On the equity side, I'm light on the U.S. stock market. It yields only 2% and has a cyclically adjusted price/earnings ratio of 21, about 40% higher than its historical average. The market looks cheap if you trust forward earnings estimates. I don't. Wall Street analysts have in the past systematically projected higher earnings than are realized, and they tend to over-extrapolate from recent trends, ignoring earnings' tendency to revert to the mean. At 11% of GDP, U.S. corporate profit margins are the highest they've ever been since the government started collecting statistics in 1947. Much of it has to do with declining taxes as a share of profits. Also, deficit spending has kept aggregate demand up, despite a brutal job market that has allowed businesses to slash jobs and wages. Rising corporate taxes or a recovering labor market will probably hurt profit margins over the long run.
I still have exposure to U.S. equity markets through junk bonds, which behave half like equity and half like bonds. They're trading at average valuations, but shorter-maturity junk bonds offer competitive yields to longer-maturity bonds, and with lower credit risk. The highest-yielding junk bonds do offer 10%-plus yields, but if you assume historical default rates will hold true, they offer scant or even negative expected excess returns.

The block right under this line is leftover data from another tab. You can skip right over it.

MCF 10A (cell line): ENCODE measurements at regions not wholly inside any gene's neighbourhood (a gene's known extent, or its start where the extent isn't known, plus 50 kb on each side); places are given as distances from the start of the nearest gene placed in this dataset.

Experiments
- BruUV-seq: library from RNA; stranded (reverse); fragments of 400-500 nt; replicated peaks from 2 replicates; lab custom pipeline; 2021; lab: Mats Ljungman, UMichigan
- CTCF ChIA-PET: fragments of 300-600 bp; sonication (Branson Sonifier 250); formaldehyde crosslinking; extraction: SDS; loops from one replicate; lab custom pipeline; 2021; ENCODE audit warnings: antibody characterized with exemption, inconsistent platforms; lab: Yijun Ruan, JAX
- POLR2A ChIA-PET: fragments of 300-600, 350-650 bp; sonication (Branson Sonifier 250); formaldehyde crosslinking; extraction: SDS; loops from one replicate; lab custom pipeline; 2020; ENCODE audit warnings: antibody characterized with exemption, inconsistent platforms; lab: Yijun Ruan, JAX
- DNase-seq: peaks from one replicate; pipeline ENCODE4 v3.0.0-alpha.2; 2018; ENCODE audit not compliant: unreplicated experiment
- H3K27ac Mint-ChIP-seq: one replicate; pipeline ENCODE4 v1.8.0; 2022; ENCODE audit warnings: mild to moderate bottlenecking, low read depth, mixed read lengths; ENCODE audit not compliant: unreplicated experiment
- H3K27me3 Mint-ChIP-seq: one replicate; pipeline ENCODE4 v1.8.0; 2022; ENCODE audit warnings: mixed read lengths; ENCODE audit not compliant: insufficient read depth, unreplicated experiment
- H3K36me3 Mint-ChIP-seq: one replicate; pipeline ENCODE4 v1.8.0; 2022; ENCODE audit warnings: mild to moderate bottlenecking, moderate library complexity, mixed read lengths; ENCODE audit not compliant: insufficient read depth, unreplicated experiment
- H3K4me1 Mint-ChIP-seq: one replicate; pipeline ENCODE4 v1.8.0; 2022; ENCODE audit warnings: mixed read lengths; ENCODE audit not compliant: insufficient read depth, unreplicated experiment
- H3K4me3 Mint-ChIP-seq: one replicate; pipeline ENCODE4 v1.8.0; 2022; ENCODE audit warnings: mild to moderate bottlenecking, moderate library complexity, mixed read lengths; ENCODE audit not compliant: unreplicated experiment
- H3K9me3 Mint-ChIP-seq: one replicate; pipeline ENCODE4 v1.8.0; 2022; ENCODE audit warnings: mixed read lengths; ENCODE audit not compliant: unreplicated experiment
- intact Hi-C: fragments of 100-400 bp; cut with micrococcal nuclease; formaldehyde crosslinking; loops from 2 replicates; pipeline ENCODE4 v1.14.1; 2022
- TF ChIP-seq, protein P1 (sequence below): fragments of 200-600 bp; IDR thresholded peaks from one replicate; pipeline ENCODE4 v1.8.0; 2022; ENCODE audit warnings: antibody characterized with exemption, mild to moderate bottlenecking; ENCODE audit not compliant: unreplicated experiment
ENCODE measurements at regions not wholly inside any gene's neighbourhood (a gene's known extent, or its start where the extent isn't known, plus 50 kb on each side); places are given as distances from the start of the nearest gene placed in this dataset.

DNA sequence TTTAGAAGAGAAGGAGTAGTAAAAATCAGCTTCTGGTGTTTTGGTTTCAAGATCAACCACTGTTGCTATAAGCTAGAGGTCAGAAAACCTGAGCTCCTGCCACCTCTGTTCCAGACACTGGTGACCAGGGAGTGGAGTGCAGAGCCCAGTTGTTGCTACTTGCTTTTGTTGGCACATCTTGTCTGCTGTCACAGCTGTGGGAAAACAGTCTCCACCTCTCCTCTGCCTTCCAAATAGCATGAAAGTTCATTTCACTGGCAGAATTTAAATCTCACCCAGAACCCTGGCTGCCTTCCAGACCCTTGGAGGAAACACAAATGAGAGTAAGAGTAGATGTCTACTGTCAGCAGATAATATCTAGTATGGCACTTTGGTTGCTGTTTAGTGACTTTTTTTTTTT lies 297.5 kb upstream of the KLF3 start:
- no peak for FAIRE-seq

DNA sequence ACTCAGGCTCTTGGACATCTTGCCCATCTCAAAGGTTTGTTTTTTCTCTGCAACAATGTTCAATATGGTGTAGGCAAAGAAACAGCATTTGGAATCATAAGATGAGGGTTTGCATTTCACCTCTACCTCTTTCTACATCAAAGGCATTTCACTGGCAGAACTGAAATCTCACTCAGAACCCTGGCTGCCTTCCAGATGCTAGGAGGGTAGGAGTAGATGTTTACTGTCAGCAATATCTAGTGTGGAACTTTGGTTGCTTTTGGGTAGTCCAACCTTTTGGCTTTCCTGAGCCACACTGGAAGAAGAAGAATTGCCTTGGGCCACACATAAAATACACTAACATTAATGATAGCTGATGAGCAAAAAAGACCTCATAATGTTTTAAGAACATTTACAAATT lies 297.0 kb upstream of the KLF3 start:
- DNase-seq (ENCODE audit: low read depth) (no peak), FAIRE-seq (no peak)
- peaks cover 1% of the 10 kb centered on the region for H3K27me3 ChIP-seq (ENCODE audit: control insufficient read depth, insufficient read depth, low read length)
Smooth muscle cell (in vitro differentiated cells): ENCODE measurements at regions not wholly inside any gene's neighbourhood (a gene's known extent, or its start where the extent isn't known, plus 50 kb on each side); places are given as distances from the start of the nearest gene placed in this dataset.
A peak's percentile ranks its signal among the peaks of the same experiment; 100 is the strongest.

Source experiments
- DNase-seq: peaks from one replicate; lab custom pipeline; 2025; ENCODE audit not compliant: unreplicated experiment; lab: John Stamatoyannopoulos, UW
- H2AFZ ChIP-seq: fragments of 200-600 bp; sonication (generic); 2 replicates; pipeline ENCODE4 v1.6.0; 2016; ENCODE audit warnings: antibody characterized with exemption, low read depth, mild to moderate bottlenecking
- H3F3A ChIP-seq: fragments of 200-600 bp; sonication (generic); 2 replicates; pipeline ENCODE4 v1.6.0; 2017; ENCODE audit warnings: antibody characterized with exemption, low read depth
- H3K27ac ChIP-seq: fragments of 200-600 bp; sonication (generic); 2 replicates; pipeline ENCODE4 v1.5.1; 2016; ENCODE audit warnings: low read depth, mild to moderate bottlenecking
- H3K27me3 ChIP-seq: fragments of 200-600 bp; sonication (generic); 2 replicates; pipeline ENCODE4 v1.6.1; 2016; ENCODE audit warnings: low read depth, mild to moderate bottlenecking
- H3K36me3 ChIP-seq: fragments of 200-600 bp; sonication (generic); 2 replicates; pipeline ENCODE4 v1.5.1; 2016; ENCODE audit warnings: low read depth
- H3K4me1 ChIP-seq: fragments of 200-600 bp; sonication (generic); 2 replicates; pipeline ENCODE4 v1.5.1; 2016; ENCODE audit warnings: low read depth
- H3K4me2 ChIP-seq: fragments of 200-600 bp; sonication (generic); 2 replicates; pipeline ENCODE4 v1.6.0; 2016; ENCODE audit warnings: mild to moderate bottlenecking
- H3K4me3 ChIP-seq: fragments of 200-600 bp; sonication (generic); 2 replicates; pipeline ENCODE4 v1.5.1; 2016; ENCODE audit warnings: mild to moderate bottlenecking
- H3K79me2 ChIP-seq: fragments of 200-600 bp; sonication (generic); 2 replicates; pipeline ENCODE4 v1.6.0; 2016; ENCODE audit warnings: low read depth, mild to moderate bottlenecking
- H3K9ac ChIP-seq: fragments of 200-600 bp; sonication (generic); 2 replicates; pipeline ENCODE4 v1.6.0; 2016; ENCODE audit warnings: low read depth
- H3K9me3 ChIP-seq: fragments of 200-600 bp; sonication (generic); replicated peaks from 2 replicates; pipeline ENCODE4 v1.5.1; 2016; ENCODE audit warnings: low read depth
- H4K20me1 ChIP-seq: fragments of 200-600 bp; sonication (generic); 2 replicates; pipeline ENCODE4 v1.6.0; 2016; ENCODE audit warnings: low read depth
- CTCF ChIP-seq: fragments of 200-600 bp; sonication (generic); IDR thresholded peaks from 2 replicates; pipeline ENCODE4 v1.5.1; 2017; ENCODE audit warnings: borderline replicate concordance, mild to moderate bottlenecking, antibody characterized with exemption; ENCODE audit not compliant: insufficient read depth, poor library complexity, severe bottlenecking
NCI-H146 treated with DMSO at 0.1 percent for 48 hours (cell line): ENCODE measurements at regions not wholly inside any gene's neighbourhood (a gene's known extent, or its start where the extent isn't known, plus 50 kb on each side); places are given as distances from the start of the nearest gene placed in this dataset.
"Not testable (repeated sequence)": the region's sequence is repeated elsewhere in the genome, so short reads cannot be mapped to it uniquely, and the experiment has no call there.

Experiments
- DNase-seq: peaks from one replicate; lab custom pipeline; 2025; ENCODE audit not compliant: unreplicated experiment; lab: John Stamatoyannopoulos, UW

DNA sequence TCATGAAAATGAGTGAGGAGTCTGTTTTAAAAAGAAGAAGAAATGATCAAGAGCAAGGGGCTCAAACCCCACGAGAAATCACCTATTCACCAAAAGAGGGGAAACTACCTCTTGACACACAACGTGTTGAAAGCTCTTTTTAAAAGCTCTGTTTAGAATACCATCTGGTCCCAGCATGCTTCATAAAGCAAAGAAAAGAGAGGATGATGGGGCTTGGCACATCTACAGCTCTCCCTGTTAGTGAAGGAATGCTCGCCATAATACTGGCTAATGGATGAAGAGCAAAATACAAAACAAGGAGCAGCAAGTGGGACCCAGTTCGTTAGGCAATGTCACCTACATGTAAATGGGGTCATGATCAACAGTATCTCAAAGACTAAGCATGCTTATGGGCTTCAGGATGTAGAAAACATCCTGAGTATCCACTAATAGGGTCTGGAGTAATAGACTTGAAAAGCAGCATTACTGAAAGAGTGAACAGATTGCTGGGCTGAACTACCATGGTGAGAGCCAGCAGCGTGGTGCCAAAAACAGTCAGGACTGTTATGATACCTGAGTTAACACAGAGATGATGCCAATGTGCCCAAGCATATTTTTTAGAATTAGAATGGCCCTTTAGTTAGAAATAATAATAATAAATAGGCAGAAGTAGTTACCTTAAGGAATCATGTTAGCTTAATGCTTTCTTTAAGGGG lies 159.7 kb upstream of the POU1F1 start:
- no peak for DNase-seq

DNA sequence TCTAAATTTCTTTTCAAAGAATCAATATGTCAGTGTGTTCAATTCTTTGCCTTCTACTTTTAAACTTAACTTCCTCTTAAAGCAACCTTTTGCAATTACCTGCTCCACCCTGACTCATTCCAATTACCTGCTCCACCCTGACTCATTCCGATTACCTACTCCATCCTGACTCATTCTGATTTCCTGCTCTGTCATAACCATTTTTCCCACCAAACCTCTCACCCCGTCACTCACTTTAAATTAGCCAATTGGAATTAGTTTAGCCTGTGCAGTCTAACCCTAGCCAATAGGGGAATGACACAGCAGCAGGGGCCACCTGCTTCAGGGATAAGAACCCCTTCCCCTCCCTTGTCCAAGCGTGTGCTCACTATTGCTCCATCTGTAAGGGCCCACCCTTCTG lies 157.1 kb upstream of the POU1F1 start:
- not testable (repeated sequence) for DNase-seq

Finally, I think some of the biggest yield opportunities are in emerging markets. They're young, relatively free of debt, fast-growing, and reasonably priced. Emerging-markets dividend stocks offer yields around 4%-5%. In a world where cash yields negative 2% after inflation, they are oases. The same could be said to a lesser extent of European and Japanese stocks. Understandably, Americans have preferred to find their dividends at home, where things look a lot less scary. But you'll never find the best values while nestled in the false comfort of conventional behavior. The other part of doing yield right is throwing fistfuls of cash at investments that offer a lot of value. And this usually means doing scary, unconventional things.
A version of this article originally appeared in the September 2012 issue of ETF Investor.
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Samuel Lee does not own (actual or beneficial) shares in any of the securities mentioned above. Find out about Morningstar’s editorial policies.